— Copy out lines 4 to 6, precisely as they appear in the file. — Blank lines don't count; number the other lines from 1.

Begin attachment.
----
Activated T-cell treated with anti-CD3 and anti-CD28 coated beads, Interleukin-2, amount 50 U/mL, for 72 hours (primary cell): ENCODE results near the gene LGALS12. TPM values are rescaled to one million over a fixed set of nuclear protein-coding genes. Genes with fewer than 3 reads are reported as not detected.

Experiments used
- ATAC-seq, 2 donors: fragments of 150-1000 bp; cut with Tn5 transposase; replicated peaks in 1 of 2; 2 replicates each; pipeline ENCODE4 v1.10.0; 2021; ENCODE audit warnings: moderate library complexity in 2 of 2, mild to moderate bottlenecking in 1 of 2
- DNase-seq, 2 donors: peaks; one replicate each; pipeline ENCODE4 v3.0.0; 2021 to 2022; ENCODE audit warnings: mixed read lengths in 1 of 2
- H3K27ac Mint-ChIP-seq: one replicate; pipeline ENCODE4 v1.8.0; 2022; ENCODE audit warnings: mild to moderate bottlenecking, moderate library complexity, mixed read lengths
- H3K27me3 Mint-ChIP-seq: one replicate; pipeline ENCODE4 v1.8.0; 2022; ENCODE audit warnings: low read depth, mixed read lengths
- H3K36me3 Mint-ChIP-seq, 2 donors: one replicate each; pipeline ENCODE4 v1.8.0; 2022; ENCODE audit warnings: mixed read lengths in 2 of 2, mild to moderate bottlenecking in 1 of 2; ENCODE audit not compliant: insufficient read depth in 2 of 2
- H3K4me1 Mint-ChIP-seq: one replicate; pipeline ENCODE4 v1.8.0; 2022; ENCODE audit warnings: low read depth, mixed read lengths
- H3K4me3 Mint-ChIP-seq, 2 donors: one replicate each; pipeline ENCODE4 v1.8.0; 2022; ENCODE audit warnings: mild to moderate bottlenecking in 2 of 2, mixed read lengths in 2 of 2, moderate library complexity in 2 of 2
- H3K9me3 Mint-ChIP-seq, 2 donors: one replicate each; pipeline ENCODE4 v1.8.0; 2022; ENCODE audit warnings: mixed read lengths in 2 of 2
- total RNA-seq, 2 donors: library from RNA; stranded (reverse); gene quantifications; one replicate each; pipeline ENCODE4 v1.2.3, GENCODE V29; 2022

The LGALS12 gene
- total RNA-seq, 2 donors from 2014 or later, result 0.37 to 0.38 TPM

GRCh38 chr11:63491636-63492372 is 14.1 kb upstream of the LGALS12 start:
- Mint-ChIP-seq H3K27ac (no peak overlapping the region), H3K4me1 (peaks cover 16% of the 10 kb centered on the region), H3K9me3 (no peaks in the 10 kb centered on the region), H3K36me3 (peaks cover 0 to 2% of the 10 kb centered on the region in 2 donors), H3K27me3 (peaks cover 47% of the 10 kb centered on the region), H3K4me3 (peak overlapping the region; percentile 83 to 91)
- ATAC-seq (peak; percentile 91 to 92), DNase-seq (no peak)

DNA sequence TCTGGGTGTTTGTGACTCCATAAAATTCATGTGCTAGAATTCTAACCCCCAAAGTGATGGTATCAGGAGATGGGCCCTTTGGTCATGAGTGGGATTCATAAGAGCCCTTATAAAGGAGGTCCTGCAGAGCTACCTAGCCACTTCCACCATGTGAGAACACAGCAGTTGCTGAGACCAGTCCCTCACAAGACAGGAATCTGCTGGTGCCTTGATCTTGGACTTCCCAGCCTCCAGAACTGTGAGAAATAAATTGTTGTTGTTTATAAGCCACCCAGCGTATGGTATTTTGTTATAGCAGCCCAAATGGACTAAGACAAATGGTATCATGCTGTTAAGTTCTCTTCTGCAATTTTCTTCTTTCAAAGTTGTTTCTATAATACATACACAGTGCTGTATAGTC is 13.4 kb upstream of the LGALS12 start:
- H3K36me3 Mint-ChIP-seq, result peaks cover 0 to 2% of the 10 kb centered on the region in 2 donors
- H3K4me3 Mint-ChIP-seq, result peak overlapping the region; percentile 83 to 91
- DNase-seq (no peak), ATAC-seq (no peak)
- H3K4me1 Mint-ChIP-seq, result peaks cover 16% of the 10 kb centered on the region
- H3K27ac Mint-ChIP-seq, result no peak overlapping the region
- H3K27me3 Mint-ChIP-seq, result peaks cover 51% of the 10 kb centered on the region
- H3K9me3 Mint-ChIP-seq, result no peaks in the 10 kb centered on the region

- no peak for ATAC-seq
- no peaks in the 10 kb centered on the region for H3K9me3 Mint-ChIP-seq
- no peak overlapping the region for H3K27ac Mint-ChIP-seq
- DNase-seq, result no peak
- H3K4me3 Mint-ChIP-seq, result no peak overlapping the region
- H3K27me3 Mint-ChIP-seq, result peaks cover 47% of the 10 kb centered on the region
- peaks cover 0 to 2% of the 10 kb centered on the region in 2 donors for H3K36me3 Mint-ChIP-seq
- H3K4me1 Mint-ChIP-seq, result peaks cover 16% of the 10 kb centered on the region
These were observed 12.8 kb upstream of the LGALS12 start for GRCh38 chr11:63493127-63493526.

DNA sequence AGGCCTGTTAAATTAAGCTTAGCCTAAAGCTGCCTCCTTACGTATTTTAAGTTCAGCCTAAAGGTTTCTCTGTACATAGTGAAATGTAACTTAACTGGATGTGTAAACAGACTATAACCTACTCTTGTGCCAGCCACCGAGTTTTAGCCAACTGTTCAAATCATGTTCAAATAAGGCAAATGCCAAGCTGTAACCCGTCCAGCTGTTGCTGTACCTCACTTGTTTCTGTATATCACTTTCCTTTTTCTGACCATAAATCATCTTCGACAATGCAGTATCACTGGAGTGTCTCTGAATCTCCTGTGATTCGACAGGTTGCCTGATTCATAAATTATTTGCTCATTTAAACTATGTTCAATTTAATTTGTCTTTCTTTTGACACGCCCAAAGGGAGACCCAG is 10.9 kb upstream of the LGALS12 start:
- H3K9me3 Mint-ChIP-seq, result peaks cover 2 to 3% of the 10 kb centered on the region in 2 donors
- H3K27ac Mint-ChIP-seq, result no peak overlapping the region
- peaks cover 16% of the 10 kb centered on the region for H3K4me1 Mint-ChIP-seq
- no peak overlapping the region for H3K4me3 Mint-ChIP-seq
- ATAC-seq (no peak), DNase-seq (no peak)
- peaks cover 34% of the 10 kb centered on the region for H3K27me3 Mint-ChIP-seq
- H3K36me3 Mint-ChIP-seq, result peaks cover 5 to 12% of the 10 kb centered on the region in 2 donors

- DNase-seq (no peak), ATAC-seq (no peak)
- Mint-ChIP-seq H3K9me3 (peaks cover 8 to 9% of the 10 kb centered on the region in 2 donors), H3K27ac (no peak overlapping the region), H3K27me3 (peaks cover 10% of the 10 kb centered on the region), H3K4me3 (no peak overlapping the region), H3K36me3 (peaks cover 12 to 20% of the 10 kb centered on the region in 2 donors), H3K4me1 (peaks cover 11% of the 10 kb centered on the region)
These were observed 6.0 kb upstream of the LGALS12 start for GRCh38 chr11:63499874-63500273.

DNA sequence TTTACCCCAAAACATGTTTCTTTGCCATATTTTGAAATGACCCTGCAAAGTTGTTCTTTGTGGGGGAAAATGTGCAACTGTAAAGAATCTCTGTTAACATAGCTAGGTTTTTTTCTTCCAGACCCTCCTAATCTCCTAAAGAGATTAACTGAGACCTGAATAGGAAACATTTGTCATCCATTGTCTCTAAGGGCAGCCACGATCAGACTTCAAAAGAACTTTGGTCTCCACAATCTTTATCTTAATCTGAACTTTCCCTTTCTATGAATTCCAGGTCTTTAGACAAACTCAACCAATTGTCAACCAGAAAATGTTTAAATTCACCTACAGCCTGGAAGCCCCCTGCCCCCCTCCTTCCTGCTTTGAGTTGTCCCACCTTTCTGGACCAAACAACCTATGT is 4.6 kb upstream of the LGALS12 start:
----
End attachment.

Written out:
- DNase-seq, 2 donors: peaks; one replicate each; pipeline ENCODE4 v3.0.0; 2021 to 2022; ENCODE audit warnings: mixed read lengths in 1 of 2
- H3K27ac Mint-ChIP-seq: one replicate; pipeline ENCODE4 v1.8.0; 2022; ENCODE audit warnings: mild to moderate bottlenecking, moderate library complexity, mixed read lengths
- H3K27me3 Mint-ChIP-seq: one replicate; pipeline ENCODE4 v1.8.0; 2022; ENCODE audit warnings: low read depth, mixed read lengths